Of course I have ideas about who should and shouldn’t win but alas, this is the man Booker & as we know… truly anything goes. I’ve not specifically rated the books on any kind of official scale, merely out of five stars on goodreads, in conjunction with my overall enjoyment, the novel’s originality & accessiblity.

History of Wolves – Emily Fridlund | frankly I’m still baffled by it’s longlisting, let alone shortlisting. Both original and accessible but it made no sense to me. It felt not wholly finished and basically reads like a YA version of Elmet. I think I generously rounded up the 2.5 stars on this one.

Exit West – Mohsin Hamid | entertaining, original, current & relatively accessible. I still think it read a little bit YA to me but perhaps this would be in it’s favour for reaching a wider audience. Deserving but not mind-blowing. 3 stars for me.

 4 3 2 1 – Paul Auster | I’ve only read 90 pages but those 90 pages were eloquent in themselves. I really don’t know much about it & this will be first Auster but I could see it winning, and that would be okay, I think? :’)

Elmet – Fiona Mozley | I’m very close finishing this one but I’m already contemplating 3.5 – 4 stars (out of 5). Definitely original, Mozley’s prose is brilliantly wonderful and though it’s possibly not as accessible as the other nominees I can see it’s length  working in it’s favour.

Lincoln in the Bardo – George Saunders | the most original of the lot and probably the most hilarious while still accessible. A born winner, I’m surprised it hasn’t won anything else yet. 4.5 stars which I ought to round up to 5.

Autumn – Ali Smith | just as original and well written as the Saunders’ entry, however possibly more elitist than accessible. It’s themes are definitely universal and incredibly current: 4.95/5 stars for me.  Also, I am still thinking about it which normally doesn’t happen to me with a Smith novel.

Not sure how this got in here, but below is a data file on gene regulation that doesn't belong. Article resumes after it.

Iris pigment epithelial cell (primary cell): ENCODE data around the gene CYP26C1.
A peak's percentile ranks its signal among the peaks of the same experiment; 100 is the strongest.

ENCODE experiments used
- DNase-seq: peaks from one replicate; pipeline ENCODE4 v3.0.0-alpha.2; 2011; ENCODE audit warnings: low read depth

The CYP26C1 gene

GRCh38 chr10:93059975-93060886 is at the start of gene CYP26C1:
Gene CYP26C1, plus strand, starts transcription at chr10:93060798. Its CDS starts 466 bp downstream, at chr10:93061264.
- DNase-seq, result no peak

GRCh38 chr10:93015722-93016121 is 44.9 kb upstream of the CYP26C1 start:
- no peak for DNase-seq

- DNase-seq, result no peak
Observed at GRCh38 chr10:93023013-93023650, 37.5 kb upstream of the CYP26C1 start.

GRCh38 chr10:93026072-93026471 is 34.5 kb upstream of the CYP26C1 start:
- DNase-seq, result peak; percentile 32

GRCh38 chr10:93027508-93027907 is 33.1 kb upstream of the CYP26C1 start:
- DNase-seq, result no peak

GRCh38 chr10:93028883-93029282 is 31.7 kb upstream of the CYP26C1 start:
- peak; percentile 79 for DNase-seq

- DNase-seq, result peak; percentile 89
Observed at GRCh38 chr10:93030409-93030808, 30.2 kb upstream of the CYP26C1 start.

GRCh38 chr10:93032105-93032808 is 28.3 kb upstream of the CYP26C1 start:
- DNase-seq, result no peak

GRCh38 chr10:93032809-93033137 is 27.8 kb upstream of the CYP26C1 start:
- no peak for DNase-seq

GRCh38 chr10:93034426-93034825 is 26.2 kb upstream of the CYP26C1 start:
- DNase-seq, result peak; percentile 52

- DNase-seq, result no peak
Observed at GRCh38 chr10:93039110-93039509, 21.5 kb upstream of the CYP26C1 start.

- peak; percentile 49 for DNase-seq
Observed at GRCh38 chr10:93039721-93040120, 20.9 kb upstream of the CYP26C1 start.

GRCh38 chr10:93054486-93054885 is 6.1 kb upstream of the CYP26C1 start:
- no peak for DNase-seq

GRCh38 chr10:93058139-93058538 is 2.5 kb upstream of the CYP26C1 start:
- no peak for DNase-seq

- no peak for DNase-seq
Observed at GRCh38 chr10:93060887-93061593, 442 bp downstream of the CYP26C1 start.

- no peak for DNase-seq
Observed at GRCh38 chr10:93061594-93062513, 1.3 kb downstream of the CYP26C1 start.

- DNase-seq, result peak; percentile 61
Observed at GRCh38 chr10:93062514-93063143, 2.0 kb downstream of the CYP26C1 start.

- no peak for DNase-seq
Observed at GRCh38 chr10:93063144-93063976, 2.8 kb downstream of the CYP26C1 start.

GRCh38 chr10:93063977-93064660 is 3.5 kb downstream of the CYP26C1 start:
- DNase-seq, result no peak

So who will win? I feel Autumn  could, should, must win, but I’d be happy with either Saunders or Elmet. I say I don’t think History of Wolves is deserving but a debut female author? It could be worse.

What does the Man Booker mean to you? To me it means a celebration of language, for books to be original yet accessible; to encourage & foster new, not so literary, readers into the wonderful world of reading.

Who is your pick to win??? Which of these have you enjoyed the most? Who do you want to see win this year’s prize? Let’s chat about it!

The Underground Railroad – Colson Whitehead

“Freedom was a thing that shifted as you looked at it, the way a forest is dense with the trees up close but from the outside, from the empty meadow, you see its true limits.”

The latest slavery narrative to win all the awards. You’ve all heard about, but is it worth the hype? I didn’t think so. I have not read many slavery novels at all, and I had to Google, yes Google, the term ‘underground railroad’. So knowing what that is I thought ‘Oh great this will be an insane read – a literal interpretation of such a thing – sadly not quite. I truly did try to have little-no expectations, as I had heard such mixed reviews, but alas I had expected more literal railroad with a bit of magical realism thrown in. What I got was characters who I couldn’t connect with and structure that didn’t make much sense.